It’s nice to see grommets these days who are hungry to surf better; kids like Liam Murray-Strout here.
These kids see coaching as a way to improve rather than as some sort of stigma as so many surfers do (I plan on touching on this sometime in the future but, really, why do surfers have such an issue with accepting advice on how to improve whereas it’s the norm in almost any other activity?), and they train hard to improve both their technique and fitness. They’re also hungry for it; days were when it seemed that the only British surfers with the support of a sponsor came straight out of Newquay and nowhere else, but now the field’s wide open and there is way less sponsorship money going about. I’m not talking about free stickers here, but kit like wetsuits, surfboards and travel allowances that will help them to perform at their best, year round. Less help and more competition for it means that grommets these days can’t rest on their laurels and a cool haircut, they have to act and train like young athletes. But why you may ask? Can’t they just be happy to go surfing and enjoy it for what it is? Well yeah, of course. I’m chronically un-competitive but if I was able to chuck an air, get the tail of my surfboard higher than my head, and ride out of it then I’d be smiling for days.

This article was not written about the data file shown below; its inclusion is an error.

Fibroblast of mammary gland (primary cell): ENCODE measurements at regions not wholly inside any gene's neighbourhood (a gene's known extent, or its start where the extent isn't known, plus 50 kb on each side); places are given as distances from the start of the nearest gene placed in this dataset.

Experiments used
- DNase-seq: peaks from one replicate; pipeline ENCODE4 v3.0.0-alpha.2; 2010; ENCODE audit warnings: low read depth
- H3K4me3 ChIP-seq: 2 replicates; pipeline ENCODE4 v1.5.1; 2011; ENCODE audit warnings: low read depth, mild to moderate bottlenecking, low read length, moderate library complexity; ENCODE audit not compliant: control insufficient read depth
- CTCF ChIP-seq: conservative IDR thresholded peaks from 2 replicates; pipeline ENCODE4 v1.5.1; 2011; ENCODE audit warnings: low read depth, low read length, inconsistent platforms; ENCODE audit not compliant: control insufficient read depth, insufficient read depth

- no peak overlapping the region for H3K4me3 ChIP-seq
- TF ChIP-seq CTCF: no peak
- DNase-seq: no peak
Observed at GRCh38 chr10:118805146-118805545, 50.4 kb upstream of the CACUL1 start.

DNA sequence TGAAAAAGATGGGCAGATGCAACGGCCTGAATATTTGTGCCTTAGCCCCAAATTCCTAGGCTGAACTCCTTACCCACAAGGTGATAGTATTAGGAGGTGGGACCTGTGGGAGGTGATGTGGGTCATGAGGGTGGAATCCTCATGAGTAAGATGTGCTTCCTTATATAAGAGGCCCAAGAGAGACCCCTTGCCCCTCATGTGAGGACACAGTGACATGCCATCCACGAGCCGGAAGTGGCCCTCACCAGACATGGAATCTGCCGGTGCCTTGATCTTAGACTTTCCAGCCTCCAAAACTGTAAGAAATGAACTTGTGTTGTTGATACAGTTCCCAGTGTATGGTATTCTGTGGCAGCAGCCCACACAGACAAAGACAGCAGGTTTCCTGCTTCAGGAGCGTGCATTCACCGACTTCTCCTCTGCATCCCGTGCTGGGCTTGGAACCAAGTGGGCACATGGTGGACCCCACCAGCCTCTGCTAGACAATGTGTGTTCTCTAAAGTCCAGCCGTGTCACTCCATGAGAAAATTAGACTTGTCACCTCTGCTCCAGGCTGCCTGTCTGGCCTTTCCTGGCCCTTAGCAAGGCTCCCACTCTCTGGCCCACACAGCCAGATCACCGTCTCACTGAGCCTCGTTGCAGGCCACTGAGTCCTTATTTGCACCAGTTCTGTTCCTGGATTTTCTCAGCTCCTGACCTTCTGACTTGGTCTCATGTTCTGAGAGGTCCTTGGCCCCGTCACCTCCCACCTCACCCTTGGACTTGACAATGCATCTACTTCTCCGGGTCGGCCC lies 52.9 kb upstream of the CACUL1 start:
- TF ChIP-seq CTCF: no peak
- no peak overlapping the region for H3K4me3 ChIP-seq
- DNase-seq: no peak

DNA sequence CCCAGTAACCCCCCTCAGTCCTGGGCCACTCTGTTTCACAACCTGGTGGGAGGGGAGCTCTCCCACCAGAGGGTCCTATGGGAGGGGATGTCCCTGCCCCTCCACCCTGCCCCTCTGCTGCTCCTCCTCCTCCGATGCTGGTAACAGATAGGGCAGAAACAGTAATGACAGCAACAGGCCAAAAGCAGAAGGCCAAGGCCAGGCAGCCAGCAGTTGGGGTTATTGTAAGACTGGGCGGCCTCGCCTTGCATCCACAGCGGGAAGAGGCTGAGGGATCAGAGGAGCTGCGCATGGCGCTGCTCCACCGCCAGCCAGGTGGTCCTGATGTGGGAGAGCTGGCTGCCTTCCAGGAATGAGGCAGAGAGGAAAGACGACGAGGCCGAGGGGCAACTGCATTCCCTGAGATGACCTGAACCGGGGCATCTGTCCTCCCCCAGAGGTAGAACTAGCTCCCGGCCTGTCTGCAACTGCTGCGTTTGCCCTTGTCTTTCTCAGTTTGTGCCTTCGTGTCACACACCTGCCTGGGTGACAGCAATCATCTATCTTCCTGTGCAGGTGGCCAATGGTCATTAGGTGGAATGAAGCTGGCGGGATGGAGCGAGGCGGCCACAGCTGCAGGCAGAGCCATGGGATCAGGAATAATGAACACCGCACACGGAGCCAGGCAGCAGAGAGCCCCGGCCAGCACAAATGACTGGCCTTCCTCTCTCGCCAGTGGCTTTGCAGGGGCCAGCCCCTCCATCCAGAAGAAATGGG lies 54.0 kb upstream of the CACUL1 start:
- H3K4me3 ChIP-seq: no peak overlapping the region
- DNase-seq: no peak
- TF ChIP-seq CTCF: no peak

There’s nothing wrong with wanting to surf well and working hard for that, because barrels are way better when you get spat out of them - even if nobody’s around to see it happen.